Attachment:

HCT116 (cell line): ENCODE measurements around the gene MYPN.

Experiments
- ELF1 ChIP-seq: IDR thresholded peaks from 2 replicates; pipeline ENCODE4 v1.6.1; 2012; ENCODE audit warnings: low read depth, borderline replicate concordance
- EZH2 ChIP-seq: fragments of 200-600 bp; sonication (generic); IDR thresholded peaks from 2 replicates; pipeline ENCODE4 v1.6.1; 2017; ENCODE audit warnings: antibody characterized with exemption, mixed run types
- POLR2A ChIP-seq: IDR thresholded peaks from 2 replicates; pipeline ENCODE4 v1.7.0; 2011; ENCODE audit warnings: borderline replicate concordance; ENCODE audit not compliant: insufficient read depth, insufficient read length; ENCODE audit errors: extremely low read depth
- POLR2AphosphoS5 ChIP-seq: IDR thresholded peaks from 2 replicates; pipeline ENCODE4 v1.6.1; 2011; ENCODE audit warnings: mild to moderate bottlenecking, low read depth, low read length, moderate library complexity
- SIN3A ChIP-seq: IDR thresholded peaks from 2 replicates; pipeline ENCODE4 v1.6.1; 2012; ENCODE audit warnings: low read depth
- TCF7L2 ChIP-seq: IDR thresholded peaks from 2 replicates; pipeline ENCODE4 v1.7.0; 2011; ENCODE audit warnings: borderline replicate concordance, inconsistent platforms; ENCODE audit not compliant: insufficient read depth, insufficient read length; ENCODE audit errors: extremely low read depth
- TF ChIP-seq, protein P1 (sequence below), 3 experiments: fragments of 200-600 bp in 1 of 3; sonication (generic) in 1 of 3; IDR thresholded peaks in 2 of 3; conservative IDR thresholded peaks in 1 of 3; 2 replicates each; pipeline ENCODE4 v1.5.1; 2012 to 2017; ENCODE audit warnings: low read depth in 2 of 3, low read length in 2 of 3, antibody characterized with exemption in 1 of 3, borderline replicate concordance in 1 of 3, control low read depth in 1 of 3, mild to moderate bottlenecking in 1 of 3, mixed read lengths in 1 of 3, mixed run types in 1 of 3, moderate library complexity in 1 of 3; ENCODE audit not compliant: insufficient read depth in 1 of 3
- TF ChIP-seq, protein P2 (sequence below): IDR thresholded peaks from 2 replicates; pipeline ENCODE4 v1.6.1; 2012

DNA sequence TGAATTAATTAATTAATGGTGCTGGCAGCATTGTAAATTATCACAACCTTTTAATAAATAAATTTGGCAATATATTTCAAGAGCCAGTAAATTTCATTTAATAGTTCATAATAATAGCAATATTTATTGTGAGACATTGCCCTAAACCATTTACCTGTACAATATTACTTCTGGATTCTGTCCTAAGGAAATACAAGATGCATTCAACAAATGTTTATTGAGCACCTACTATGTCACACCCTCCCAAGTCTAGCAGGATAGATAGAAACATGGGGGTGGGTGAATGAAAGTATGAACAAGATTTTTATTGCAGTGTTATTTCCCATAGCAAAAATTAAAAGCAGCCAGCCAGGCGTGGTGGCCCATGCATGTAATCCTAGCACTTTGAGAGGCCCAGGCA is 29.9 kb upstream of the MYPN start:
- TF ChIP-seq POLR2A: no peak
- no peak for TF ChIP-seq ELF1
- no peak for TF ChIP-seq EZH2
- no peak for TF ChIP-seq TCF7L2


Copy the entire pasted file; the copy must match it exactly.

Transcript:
HCT116 (cell line): ENCODE measurements around the gene MYPN.

Experiments
- ELF1 ChIP-seq: IDR thresholded peaks from 2 replicates; pipeline ENCODE4 v1.6.1; 2012; ENCODE audit warnings: low read depth, borderline replicate concordance
- EZH2 ChIP-seq: fragments of 200-600 bp; sonication (generic); IDR thresholded peaks from 2 replicates; pipeline ENCODE4 v1.6.1; 2017; ENCODE audit warnings: antibody characterized with exemption, mixed run types
- POLR2A ChIP-seq: IDR thresholded peaks from 2 replicates; pipeline ENCODE4 v1.7.0; 2011; ENCODE audit warnings: borderline replicate concordance; ENCODE audit not compliant: insufficient read depth, insufficient read length; ENCODE audit errors: extremely low read depth
- POLR2AphosphoS5 ChIP-seq: IDR thresholded peaks from 2 replicates; pipeline ENCODE4 v1.6.1; 2011; ENCODE audit warnings: mild to moderate bottlenecking, low read depth, low read length, moderate library complexity
- SIN3A ChIP-seq: IDR thresholded peaks from 2 replicates; pipeline ENCODE4 v1.6.1; 2012; ENCODE audit warnings: low read depth
- TCF7L2 ChIP-seq: IDR thresholded peaks from 2 replicates; pipeline ENCODE4 v1.7.0; 2011; ENCODE audit warnings: borderline replicate concordance, inconsistent platforms; ENCODE audit not compliant: insufficient read depth, insufficient read length; ENCODE audit errors: extremely low read depth
- TF ChIP-seq, protein P1 (sequence below), 3 experiments: fragments of 200-600 bp in 1 of 3; sonication (generic) in 1 of 3; IDR thresholded peaks in 2 of 3; conservative IDR thresholded peaks in 1 of 3; 2 replicates each; pipeline ENCODE4 v1.5.1; 2012 to 2017; ENCODE audit warnings: low read depth in 2 of 3, low read length in 2 of 3, antibody characterized with exemption in 1 of 3, borderline replicate concordance in 1 of 3, control low read depth in 1 of 3, mild to moderate bottlenecking in 1 of 3, mixed read lengths in 1 of 3, mixed run types in 1 of 3, moderate library complexity in 1 of 3; ENCODE audit not compliant: insufficient read depth in 1 of 3
- TF ChIP-seq, protein P2 (sequence below): IDR thresholded peaks from 2 replicates; pipeline ENCODE4 v1.6.1; 2012

DNA sequence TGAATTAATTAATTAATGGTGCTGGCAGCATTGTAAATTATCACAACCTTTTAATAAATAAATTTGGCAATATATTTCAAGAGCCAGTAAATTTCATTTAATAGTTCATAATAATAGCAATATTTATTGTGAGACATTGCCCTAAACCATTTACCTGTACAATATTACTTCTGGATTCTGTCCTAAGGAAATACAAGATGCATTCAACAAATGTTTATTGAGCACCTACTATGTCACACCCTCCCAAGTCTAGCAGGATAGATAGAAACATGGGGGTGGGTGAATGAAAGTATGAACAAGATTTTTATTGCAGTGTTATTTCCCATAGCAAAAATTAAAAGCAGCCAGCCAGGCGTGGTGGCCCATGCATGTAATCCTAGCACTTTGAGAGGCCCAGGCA is 29.9 kb upstream of the MYPN start:
- TF ChIP-seq POLR2A: no peak
- no peak for TF ChIP-seq ELF1
- no peak for TF ChIP-seq EZH2
- no peak for TF ChIP-seq TCF7L2